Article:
The Marble Palace was built in 1835 by Raja Rajendra Mullick – a keen collector of Renaissance art and the house itself has been modelled after the architecture of this eclectic age. Walking through the palatial gates, my friends and I who were on an excursion entered the driveway leading up to the house which was flanked on one side by a lush green lawn that lead to a pond beautifully decorated with marble sculptures of mermaids and mermen.
The premises also include a garden with lawns, a rock garden, a lake and a small zoo.The Marble Palace was built in 1835 by Raja Rajendra Mullick – a keen collector of Renaissance art and the house itself has been modelled after the architecture of this eclectic age.
Walking through the palatial gates, my friends and I who were on an excursion entered the driveway leading up to the house which was flanked on one side by a lush green lawn that lead to a pond beautifully decorated with marble sculptures of mermaids and mermen.
The premises also include a garden with lawns, a rock garden, a lake and a small zoo.Entering the house on a guided tour, we observed the manner in which it stands — a monolith quietly secluded in a lane in North Kolkata, away from the hustle and bustle of the city. Within the premises, the loud tooting of horns and rumble of traffic suddenly gives way to silence as if we are transported back in time to the age of Rajas and royalty.
The temperature drops by a few degrees and combined with the sudden hush in activity creates an atmosphere divergent to the one left outside the gates.True to its name, the house in its grandeur of white marble beckoned us forward to walk through its halls of history and beauty that have frozen time just for a moment so that we can appreciate the work of masters of ages past.
Each room was flanked by marble statues of Greek Gods and Goddesses ranging from Zeus the supreme God of Olympus and Apollo, the Sun God. Satyrs and dancing girls constructed from single blocks of marble were dotted all around the house and along the central courtyard which was surrounded by exotic birds in cages calling out to visitors for freedom or for a closer look- we were not sure.
As we climbed the sturdy winding wooden staircase we were enveloped with even more paintings hailing from the Neo-classical era where sombre men and women watched us as we made our way through the upper quarters of the house.“This is an original Rubens —The Mystical Marriage of Saint Catherine,” said our tour guide snapping us back to reality as we entered a room in which a massive painting hung on the rear wall from floor to ceiling.
The painting was beautiful but time had taken away some of its details staying true to the testament that nothing in life is permanent. However, art has managed to take the impermanence of life and captured it in a moment that is being appreciated centuries later.The walls of this room were decorated with a myriad of paintings illustrating unknown battle scenes dripping with colour and intensity as we progressed down the hall. The intricate inlay of the walls had been decorated with Belgian glass that even to this day gleams as if no time has passed.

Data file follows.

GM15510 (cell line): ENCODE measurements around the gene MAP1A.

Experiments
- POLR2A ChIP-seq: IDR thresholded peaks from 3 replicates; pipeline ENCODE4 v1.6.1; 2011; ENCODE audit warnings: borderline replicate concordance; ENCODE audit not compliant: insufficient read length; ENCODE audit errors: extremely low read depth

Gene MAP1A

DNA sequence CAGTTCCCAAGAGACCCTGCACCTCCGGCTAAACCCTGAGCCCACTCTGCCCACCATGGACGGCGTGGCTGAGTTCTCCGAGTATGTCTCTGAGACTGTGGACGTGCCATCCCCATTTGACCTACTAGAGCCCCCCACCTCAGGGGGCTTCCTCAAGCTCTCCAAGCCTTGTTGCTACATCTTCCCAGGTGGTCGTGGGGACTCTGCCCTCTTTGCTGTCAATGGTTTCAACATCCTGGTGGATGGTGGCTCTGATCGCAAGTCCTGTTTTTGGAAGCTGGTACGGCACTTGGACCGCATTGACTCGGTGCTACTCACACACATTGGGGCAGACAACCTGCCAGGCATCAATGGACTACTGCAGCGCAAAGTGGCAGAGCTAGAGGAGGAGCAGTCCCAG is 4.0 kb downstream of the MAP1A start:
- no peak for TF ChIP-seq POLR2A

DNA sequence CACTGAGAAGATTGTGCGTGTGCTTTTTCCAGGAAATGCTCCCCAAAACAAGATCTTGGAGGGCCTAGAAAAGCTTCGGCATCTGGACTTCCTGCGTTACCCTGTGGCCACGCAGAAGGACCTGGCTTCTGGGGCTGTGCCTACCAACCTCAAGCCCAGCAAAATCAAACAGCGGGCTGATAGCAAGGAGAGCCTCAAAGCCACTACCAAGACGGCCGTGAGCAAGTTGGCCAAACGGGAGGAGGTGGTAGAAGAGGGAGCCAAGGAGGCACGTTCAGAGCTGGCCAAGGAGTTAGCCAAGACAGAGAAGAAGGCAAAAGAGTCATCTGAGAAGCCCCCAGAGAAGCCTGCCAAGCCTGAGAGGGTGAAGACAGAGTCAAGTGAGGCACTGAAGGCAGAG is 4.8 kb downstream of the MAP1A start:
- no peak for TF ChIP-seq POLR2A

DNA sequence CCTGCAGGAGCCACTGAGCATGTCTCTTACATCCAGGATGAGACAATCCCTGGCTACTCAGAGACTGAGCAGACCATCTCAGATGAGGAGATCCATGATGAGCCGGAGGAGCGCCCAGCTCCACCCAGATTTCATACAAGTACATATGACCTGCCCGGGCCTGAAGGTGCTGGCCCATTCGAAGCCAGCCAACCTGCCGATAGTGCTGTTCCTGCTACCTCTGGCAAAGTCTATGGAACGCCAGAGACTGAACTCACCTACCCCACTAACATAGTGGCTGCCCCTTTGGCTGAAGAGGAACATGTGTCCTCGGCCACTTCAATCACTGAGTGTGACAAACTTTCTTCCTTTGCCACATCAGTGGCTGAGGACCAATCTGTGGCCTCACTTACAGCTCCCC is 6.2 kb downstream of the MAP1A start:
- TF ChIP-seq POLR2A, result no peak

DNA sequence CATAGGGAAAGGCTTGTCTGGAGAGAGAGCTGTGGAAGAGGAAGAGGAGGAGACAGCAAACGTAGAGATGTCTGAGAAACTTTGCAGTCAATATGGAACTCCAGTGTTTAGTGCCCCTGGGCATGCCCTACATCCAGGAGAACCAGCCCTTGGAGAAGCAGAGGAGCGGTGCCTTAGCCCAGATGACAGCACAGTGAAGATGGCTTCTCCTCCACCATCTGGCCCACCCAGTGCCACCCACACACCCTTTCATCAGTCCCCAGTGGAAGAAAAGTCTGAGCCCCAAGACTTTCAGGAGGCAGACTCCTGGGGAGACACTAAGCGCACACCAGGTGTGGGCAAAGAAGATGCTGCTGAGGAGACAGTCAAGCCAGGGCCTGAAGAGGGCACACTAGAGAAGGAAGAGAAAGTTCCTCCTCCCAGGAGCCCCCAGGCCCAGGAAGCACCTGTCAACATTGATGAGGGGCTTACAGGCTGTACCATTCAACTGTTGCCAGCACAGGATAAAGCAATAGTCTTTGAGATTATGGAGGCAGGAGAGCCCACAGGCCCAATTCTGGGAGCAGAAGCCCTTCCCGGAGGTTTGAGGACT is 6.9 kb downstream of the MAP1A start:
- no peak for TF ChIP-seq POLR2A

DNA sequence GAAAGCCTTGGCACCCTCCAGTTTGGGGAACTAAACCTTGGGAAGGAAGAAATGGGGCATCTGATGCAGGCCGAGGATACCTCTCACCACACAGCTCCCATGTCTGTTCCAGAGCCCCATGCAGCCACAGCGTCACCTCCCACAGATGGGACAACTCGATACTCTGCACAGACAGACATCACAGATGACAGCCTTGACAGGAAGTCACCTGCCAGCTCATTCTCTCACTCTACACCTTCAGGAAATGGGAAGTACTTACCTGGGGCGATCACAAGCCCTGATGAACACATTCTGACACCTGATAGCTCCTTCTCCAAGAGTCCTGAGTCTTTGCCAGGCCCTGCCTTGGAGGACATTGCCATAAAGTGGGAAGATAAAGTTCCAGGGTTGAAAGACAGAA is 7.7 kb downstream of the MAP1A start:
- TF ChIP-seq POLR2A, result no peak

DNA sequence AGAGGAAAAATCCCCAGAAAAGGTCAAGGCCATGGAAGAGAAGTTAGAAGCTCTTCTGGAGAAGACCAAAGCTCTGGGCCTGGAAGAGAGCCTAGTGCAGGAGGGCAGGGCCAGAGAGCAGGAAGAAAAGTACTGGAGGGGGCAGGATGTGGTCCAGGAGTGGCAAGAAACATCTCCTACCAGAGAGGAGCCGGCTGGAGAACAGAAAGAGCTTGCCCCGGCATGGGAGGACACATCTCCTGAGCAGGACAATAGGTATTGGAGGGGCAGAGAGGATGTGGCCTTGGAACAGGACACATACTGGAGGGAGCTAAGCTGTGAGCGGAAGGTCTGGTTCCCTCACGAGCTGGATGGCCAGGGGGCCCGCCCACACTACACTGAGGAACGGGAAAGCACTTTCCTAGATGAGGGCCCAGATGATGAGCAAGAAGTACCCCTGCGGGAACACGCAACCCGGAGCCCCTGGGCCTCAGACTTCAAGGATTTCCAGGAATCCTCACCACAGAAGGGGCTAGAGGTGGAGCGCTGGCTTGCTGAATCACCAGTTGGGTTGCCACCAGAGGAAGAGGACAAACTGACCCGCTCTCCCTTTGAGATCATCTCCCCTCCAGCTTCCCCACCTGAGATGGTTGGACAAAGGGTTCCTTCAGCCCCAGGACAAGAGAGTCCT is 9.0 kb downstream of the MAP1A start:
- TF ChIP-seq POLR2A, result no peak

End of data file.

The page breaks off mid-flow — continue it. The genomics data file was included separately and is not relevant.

We stopped counting the chandeliers suspended from the ceilings after the tenth intricate light fixture shone in the slowly fading light of the day.Walking through the hallways of the house we came across original vases dating back to the Ming dynasty and Japanese paintings that although seem out of place, somehow managed to add more character to this myriad collection of art.
The house almost felt like an organism, brought alive by the art that decorates every surface of it, breathing life into its sculptures as we walked past in amazement at the collective magnificence of the structure itself.The most striking feature of the numerous statues in white marble is that they represent Gods of Greek and Roman mythology.
There are statues of mythological gods like Apollo and Mercury carved in beautifully designed single stone white marble. Apart from the Greek and Roman gods, a massive statue of Queen Victoria dominates the mansion. Constructed from a single piece of mahogany, bronze and marble, the British queen’s patronage by the Raja is evident in the form of numerous statues of in each part of the palace.
Carvings of the statues of Surpanakha (name to be verified) and Laxman placed on top of the ‘Thakur dalan’ are the only pieces of art from the Hindu mythology. The reason behind placing these two figures is that they were the mobilising factors behind the legendry war between Rama and Ravana in the Ramayana.Another attention-puller is the zoo within the premises of the palace.
Although the place is honoured to have the oldest zoo in India, the zoo depicts a clear picture of declining opulence and poor maintenance. Inhabited by a few deer and countable ducks, most of the other cages in the premises are empty.
Walking on the palace grounds, we carried the silence of our surroundings out with us as we made our way home through the chaos of the city. This opportunity was a glimpse into a world unknown and into an era that existed at a time that can only be imagined and written about.
Zara Ryan, Nishat Nizami, Sunayani Manna, Neelanja Acharya Students, SPJS